Even if you find his latest work a tad dull, you can be certain that Steven Spielberg films always look and sound like true cinema. Bridge of Spies maintains the director's high production value with its sterling, deliberately cold production design and stylized lighting and cinematography, which are all on fine display in the Blu-ray's top notch, high bit rate 2.40:1 presentation. Sound mixing is one of the film's six nominations, which means you can expect the 7.1 DTS-HD master audio to command notice in a good way. Between the crisp dialogue, Thomas Newman's sultry score, and the occasional atmospheric effect, the mix gets the job done in satisfying fashion.

The real Frederic Pryor shares some thoughts on the personal experiences dramatized in the film. Steven Spielberg is seen directing, per usual, in a baseball cap.


As always for a Steven Spielberg film, no commentary or deleted scenes are offered here. Instead, we find a quartet of making-of featurettes.

First up comes "A Case of the Cold War: Bridge of Spies" (17:45),
which considers the history and the real people of this story as well as Spielberg's fascination with the era. Comments from the actors portraying real people and the real Frederic Pryor are complemented by valuable archival film and audio.

Next, "Berlin 1961: Recreating the Divide" (11:35) offers the same mix of historical and behind-the-scenes footage. The topic of recreating the Berlin Wall and Checkpoint Charlie inevitably prompts some consideration of production and costume design.

"U-2 Spy Plane" (8:45) focuses on the CIA aircraft and its military significance. The piece is really designed to focus on the real Francis Gary Powers, whose son served as both consultant and an actor on the film.

Watch a clip from the Bridge of Spies bonus features:

"Spy Swap" takes us inside production's wrapping with the bridge climax. Amy Ryan appears on the Bridge of Spies DVD main menu as Donovan's period-accurate housewife.

"Spy Swap: Looking Back on the Final Act" (5:42) shows us what went into the film's climax, which was the last scene shot.

Finally, credits are provided for the bonus features (1:03), which per the usual Spielberg process were produced by Laurent Bouzereau.

The DVD only includes "A Case of the Cold War" and the credits, even though the dual-layered disc has room to fit a little more.

Each disc's main menu offers a scored, stately montage.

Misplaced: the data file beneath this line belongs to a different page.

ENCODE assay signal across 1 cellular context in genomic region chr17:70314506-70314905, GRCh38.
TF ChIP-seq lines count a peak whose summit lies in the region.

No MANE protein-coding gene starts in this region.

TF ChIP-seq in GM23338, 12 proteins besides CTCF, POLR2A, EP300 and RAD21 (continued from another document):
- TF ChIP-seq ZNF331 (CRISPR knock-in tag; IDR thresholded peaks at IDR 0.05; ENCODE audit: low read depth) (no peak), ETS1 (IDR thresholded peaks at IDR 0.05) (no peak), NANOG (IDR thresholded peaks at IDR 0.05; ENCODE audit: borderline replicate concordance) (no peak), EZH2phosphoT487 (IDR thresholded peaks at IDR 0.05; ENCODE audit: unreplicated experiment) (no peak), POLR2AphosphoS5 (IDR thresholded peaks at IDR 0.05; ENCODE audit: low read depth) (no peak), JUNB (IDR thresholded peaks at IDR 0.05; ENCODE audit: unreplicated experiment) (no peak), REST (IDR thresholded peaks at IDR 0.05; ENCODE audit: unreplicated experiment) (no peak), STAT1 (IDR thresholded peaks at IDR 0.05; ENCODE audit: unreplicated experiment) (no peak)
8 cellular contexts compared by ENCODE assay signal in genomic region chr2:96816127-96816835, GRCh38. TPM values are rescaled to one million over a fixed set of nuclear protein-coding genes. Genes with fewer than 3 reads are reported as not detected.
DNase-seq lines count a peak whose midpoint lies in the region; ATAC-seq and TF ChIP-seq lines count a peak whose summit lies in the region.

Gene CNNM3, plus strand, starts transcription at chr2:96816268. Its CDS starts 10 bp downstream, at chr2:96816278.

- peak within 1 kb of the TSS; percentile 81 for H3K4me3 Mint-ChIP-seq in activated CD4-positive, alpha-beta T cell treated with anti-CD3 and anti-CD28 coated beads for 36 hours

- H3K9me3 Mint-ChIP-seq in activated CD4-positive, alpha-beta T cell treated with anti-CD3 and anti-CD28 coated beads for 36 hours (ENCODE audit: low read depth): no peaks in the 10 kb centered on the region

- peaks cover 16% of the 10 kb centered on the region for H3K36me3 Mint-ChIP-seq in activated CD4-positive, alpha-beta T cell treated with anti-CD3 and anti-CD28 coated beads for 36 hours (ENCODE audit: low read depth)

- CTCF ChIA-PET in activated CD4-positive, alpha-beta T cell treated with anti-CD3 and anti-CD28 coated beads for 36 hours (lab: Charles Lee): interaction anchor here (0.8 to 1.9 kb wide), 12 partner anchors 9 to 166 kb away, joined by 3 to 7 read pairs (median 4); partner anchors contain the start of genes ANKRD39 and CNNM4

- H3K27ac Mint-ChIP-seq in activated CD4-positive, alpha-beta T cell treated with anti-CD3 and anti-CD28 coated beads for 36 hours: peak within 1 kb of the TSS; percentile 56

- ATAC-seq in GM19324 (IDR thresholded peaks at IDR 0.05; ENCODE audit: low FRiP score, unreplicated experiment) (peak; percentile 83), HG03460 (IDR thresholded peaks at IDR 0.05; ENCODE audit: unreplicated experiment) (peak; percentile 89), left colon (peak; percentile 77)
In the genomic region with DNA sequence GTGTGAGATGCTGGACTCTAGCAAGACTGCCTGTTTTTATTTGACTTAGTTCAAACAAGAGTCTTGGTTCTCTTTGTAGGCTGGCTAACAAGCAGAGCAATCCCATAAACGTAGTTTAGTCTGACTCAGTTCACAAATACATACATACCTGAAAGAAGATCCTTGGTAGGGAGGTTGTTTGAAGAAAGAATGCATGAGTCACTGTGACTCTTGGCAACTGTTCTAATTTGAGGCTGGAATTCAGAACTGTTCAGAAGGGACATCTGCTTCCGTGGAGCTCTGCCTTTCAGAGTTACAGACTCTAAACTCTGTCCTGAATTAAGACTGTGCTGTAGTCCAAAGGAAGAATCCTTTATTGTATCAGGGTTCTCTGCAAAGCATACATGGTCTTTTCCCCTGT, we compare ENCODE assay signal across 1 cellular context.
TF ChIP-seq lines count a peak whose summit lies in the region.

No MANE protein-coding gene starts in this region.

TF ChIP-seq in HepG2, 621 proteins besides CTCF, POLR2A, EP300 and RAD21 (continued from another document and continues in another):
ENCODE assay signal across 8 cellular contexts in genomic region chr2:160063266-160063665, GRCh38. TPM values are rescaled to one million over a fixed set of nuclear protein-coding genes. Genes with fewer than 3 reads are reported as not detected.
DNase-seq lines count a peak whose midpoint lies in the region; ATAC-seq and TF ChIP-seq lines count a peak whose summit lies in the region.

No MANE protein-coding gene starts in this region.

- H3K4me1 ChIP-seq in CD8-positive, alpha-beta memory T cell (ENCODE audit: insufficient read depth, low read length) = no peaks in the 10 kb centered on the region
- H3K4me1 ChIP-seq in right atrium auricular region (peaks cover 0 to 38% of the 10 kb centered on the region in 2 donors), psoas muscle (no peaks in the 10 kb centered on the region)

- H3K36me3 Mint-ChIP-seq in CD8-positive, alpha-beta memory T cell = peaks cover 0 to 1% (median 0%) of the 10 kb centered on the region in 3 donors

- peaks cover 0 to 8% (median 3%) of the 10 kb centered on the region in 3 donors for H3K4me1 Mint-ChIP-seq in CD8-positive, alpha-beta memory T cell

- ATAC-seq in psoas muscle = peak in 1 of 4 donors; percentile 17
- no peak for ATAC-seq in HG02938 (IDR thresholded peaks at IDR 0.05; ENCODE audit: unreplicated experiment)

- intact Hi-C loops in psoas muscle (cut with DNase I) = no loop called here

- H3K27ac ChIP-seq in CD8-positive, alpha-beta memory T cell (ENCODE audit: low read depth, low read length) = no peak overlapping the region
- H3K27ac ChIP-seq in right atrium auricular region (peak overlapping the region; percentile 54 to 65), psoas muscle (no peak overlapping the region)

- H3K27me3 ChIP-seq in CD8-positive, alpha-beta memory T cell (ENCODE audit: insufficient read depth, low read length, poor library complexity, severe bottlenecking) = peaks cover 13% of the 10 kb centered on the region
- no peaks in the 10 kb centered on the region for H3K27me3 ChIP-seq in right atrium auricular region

The only thing the discs open with is curiously an anti-smoking spot.

Topped by a glossy, embossed slipcover featuring the same artwork, the side-snapped keepcase includes a double-sided digital copy insert alongside the plain white DVD and blue Blu-ray.

The climax of "Bridge of Spies" brings James Donovan (Tom Hanks) and Rudolf Abel (Mark Rylance) to the titular bridge where a prisoner exchange is scheduled.


Steven Spielberg remains in somber, historical mode on Bridge of Spies, a finely-crafted but only somewhat satisfying Cold War drama. This good but not quite great film is a showcase of Spielberg's technical virtues but also proof that his ability to excite and entertain audiences may be slipping. The Disney/DreamWorks combo pack delivers an excellent feature presentation plus a solid if somewhat standard 45 minutes of making-of featurettes.

Buy Bridge of Spies from Amazon.com: Blu-ray + DVD + Digital HD / DVD / Instant Video

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Related Reviews:
New to Disc: Straight Outta Compton Sicario The Walk Burnt Snow White and the Seven Dwarfs
Directed by Steven Spielberg: Lincoln War Horse Amistad Catch Me If You Can The Terminal
Tom Hanks: Captain Phillips Saving Mr. Banks Forrest Gump | Mark Rylance: The Other Boleyn Girl
Written by the Coen Brothers: Inside Llewyn Davis Gambit A Serious Man
The Judge Selma The Conspirator Jurassic World The Man from U.N.C.L.E.

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Reviewed February 1, 2016.

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and 2016 DreamWorks Home Entertainment, Touchstone Home Entertainment. Unauthorized reproduction prohibited.